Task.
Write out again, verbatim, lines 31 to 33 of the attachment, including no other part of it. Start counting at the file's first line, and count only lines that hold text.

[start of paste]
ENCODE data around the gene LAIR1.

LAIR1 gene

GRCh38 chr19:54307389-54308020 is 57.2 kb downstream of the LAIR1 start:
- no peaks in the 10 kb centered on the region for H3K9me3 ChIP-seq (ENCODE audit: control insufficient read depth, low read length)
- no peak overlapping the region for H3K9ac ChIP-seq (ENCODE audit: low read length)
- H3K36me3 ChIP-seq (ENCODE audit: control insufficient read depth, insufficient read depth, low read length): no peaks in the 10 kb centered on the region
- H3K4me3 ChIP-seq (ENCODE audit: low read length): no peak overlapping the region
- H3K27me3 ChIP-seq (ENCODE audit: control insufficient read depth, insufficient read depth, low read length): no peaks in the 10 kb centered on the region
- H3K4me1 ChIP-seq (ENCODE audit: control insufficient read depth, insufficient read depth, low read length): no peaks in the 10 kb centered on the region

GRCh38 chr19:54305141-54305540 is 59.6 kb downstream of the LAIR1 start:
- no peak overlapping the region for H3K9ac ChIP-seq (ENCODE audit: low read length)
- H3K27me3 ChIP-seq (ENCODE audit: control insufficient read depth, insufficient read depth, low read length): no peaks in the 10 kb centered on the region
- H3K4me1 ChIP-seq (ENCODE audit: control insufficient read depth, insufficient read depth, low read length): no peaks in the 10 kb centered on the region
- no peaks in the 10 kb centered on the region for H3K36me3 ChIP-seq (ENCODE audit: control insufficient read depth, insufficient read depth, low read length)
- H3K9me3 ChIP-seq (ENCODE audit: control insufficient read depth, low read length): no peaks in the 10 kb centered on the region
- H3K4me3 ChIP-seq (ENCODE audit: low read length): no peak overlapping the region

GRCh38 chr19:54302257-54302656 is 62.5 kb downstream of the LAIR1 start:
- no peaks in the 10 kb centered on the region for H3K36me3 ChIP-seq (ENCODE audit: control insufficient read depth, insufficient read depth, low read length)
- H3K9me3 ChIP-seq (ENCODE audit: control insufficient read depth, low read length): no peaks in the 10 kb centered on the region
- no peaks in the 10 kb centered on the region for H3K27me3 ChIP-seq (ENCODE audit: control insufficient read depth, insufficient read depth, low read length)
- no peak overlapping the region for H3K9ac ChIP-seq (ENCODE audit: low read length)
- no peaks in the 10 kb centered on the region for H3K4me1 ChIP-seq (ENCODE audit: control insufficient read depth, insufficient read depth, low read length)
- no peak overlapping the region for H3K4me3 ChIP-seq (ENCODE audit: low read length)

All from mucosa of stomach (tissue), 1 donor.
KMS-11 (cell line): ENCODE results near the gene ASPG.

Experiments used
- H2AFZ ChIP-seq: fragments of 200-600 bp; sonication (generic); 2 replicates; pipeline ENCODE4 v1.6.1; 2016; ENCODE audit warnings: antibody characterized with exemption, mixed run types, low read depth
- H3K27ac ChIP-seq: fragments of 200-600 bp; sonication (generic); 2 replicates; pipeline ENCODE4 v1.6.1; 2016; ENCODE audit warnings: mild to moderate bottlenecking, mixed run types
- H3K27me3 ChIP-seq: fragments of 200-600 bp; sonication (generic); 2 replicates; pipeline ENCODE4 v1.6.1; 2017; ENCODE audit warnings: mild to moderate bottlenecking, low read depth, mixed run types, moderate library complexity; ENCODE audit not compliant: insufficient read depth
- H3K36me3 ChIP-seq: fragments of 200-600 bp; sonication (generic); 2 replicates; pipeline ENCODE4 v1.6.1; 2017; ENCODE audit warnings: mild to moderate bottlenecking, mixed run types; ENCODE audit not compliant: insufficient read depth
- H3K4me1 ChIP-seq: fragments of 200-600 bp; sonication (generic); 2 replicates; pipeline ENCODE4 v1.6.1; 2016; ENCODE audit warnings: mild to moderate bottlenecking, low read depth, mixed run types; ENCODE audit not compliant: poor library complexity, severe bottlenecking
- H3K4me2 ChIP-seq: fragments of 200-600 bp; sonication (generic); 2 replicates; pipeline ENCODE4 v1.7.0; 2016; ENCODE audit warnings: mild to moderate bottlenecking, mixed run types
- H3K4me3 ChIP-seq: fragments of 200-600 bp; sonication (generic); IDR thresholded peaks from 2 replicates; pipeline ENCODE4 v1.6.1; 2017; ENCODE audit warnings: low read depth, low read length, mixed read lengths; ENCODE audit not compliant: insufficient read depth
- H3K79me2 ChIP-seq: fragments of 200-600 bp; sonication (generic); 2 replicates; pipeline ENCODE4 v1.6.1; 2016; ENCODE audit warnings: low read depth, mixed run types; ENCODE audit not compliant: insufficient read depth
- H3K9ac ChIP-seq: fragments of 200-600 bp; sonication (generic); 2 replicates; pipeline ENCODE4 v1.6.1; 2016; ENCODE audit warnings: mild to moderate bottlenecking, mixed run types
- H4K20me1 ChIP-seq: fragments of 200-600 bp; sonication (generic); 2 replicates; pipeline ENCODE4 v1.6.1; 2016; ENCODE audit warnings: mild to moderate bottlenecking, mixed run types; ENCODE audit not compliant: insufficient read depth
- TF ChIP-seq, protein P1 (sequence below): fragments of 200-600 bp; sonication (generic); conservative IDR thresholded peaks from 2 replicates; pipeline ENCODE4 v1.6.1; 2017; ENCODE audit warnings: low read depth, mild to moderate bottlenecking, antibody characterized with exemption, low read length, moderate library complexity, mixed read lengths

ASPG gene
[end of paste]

- H3K4me1 ChIP-seq: fragments of 200-600 bp; sonication (generic); 2 replicates; pipeline ENCODE4 v1.6.1; 2016; ENCODE audit warnings: mild to moderate bottlenecking, low read depth, mixed run types; ENCODE audit not compliant: poor library complexity, severe bottlenecking
- H3K4me2 ChIP-seq: fragments of 200-600 bp; sonication (generic); 2 replicates; pipeline ENCODE4 v1.7.0; 2016; ENCODE audit warnings: mild to moderate bottlenecking, mixed run types
- H3K4me3 ChIP-seq: fragments of 200-600 bp; sonication (generic); IDR thresholded peaks from 2 replicates; pipeline ENCODE4 v1.6.1; 2017; ENCODE audit warnings: low read depth, low read length, mixed read lengths; ENCODE audit not compliant: insufficient read depth